US ambassador says seeks reset, not revolution in Russia
In an interview with Russian business daily Kommersant, Ambassador Michael McFaul refuted allegations that his appointment was connected with his work on so-called “color revolutions” – recent non-violent toppling of established regimes with street protests. He insisted that he was an academic, not a revolutionary and more importantly, that President Barack Obama was interested in deeper political and economic cooperation with Russia.
Some Russian media and public figures have recently criticized McFaul for meeting representatives of Russian fringe opposition and rights organizations. The diplomat said he did not see or read most of the critical material, but expressed surprise over such attitudes as, according to him, the meeting in question was an ordinary event held not by him, but by deputy State Secretary William Burns, with McFaul himself present only for protocol reasons.
He added that the meeting was far from being the first thing he did upon arrival in Moscow, as the first thing was his meeting with Russian officials including Foreign Minister Sergey Lavrov, Vladimir Putin’s foreign policy advisor Yuri Ushakov, vice premiers Sergey Ivanov and Igor Shuvalov, and other officials.McFaul insisted that all these meetings were warm and friendly.
The ambassador said that President Obama posted him to Russia to deepen the “reset” course. He added that his country was seeking cooperation leading to a “win-win” result, to benefit both parties. At the same time, McFaul said that the reset policy means more contact not only with the Russian authorities, but with Russian civil society as well.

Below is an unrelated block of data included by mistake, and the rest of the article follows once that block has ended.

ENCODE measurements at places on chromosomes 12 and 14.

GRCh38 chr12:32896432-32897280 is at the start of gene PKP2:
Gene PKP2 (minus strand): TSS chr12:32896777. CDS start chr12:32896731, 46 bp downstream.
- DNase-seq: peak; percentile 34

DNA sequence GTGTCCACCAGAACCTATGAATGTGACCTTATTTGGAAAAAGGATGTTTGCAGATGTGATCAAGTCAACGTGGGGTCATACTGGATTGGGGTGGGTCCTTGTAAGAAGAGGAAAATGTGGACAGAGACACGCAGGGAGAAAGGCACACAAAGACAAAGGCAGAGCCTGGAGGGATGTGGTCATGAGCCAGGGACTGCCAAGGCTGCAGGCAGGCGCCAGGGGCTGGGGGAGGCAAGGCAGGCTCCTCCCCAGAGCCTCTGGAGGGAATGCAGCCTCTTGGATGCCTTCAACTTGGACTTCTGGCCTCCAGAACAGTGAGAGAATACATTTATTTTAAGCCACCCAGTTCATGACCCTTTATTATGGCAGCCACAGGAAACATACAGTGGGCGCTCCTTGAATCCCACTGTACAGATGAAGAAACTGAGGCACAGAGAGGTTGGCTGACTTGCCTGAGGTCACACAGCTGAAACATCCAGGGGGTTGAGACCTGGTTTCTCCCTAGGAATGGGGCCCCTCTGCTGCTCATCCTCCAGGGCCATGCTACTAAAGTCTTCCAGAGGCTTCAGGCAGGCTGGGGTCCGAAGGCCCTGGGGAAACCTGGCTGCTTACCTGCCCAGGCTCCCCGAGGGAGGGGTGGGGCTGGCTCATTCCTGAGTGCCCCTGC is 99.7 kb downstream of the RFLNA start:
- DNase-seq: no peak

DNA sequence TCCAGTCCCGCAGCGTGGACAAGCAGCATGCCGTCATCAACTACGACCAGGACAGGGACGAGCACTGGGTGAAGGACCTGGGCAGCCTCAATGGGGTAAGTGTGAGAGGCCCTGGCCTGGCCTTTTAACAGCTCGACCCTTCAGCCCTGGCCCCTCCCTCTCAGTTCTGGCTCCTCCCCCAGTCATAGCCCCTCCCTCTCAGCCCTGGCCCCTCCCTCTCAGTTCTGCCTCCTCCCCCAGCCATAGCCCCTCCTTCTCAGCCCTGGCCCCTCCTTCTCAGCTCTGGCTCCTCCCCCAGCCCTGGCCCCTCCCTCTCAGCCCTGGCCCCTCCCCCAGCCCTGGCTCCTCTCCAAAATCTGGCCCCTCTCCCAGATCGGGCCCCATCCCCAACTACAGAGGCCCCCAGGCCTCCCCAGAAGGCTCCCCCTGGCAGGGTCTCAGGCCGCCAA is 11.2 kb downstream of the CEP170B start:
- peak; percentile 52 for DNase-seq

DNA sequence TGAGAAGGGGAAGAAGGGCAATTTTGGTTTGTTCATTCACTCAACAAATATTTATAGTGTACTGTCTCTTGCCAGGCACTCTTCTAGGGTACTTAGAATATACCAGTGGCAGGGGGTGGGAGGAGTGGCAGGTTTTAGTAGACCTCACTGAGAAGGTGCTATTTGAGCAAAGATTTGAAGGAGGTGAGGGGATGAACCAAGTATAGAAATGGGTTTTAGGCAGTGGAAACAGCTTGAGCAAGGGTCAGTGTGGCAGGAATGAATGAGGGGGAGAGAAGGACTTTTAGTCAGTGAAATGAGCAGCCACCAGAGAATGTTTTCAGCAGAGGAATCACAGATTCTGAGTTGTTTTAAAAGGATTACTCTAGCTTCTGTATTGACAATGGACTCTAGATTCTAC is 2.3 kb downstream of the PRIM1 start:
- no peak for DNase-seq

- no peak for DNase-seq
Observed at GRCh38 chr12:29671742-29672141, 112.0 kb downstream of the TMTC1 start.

The ambassador stressed that Washington can work with Vladimir Putin if he is elected president in March. He said that in his view, Putin has not left politics, and President Dmitry Medvedev is acting on behalf of all Russian leaders. He also said that the United States can continue joint work with the Russian authorities if there is orderly succession in Moscow, just as the countries have been doing for the last three years.
The ambassador completely denied his country was involved in one of the best-known semi-political projects in Russia – the activities of anti-corruption blogger Aleksei Navalny. He insisted that the blogger was not receiving any funds from US authorities, and added that such allegations were an insult to the Russian people, whom he called some of the most educated, complicated and creative peoples in the world.